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Honda: It’s Time to Get Serious About Viral Hepatitis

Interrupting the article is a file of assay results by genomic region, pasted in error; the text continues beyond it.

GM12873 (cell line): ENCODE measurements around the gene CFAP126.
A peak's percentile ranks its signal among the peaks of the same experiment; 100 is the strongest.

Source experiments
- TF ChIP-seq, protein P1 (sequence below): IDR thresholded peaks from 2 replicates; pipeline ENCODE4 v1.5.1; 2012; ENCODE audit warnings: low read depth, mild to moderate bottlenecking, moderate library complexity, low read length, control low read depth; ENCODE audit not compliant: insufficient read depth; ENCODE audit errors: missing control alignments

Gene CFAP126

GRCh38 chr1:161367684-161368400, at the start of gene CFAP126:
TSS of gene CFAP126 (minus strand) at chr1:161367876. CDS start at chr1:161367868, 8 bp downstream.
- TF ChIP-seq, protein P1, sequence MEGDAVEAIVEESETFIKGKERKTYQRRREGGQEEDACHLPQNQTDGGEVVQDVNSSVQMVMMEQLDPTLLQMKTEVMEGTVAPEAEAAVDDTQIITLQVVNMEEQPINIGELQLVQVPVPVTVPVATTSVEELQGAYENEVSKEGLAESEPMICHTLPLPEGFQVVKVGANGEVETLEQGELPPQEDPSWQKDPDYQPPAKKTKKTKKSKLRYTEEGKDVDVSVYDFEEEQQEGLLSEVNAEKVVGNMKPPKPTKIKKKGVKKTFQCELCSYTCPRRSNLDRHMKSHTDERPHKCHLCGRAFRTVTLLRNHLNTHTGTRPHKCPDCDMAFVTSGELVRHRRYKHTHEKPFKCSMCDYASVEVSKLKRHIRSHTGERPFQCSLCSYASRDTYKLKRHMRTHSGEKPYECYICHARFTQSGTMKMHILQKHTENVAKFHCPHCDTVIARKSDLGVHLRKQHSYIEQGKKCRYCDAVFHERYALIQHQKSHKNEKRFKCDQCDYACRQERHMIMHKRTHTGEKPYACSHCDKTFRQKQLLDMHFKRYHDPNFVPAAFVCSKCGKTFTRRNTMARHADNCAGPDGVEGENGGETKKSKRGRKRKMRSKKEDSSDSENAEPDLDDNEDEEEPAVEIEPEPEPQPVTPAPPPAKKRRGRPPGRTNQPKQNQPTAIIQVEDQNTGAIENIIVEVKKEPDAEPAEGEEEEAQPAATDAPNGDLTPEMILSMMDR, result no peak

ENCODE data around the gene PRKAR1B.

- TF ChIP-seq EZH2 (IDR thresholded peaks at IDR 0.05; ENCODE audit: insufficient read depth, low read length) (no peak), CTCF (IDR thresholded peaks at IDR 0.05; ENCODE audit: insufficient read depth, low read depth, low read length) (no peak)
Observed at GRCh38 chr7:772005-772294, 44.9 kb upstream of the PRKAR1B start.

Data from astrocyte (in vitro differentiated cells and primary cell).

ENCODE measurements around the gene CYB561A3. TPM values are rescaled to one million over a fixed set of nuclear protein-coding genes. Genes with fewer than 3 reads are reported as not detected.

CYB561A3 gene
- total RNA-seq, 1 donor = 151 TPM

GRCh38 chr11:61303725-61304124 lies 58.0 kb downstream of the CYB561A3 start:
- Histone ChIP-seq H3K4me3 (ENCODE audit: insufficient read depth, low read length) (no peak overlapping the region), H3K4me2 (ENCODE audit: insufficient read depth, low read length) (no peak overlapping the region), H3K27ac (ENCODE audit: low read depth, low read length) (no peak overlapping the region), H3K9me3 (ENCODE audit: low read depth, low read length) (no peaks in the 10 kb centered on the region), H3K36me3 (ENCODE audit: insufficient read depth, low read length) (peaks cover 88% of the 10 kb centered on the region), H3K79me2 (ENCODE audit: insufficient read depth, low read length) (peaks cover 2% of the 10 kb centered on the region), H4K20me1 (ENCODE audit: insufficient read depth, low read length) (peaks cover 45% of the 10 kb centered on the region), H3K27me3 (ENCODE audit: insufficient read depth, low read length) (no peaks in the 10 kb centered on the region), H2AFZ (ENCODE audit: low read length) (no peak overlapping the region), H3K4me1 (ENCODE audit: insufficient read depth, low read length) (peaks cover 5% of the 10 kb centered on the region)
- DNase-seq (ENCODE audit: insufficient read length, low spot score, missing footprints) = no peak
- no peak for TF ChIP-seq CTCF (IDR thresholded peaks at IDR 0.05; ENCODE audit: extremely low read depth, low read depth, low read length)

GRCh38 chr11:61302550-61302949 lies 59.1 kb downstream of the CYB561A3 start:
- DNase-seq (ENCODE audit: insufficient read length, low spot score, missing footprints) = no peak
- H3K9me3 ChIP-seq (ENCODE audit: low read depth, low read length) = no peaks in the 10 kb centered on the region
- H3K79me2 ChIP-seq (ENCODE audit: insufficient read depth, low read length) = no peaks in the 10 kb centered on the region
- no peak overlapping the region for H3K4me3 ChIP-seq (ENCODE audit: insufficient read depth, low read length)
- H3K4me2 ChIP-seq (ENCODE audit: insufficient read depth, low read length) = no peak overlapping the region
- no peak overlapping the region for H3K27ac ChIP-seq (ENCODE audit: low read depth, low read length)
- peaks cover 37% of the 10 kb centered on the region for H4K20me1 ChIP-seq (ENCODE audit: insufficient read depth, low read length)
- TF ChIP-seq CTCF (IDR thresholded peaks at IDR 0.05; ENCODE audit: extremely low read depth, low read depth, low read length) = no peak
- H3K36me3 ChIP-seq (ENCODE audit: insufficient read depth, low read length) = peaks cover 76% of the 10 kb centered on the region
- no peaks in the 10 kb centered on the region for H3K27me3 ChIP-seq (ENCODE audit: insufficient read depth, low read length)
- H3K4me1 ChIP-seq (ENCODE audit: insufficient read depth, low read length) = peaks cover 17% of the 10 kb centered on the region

At a House Oversight and Government Reform Committee hearing last week, I testified to the devastating and deadly impacts of an unsuspecting disease: viral hepatitis. The fact that I was joined by Dr. Howard Koh, assistant secretary for Health, and Dr. John Ward, director of the Viral Hepatitis Program at the Centers for Disease Control and Prevention, underscores the importance of the issue. Government oversight is a good start to getting the American public more informed, but much more is needed, according to the Institute of Medicine’s 2010 report, “Hepatitis and Liver Cancer: A National Strategy for Prevention and Control of Hepatitis B and C.”Few people realize how highly infectious viral hepatitis is. Hepatitis B is 100 times more infectious than HIV. Few realize that, left untreated, it can cause liver disease, liver cancer and premature death decades after infection. Few realize that roughly 2 billion people worldwide have been infected with hepatitis B, more than 170 million people are chronically infected with hepatitis C, and in this nation alone, an estimated 5.3 million people are infected with either hepatitis B or hepatitis C. Tragically, an average of two-thirds of those infected are unaware of their status.It is no surprise, then, that some are calling this a silent crisis. However, we cannot afford to be silent anymore. In fact, we will not be silent anymore. Why? Because our countrymen and women are dying daily, needlessly, from a disease that is entirely preventable if detected early. Each year, approximately 15,000 people die from liver cancer or liver diseases related to hepatitis B and hepatitis C. That’s more than 40 Americans dying every day, with no state or district in our nation exempt from its deadly reach. Beyond the tragic and preventable loss of human life and its subsequent hit to our country’s productivity, the costs to our country are explicitly economic as well. Without effective prevention and vaccination methods in place, chronic hepatitis B and C are expected to cost our country at least $20 billion in treatments alone over the next 10 years. As a result, over the same time frame, commercial and Medicare costs will more than double. Projecting further out, over the next 20 years, total medical costs for patients with hepatitis C infection are expected to increase more than 2.5 times from $30 billion to more than $85 billion.

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